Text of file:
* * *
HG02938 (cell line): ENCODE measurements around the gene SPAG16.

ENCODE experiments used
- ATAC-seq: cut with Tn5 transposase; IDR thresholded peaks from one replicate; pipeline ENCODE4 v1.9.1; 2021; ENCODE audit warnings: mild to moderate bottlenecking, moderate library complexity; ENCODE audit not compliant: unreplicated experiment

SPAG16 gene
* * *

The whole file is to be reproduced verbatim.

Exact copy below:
HG02938 (cell line): ENCODE measurements around the gene SPAG16.

ENCODE experiments used
- ATAC-seq: cut with Tn5 transposase; IDR thresholded peaks from one replicate; pipeline ENCODE4 v1.9.1; 2021; ENCODE audit warnings: mild to moderate bottlenecking, moderate library complexity; ENCODE audit not compliant: unreplicated experiment

SPAG16 gene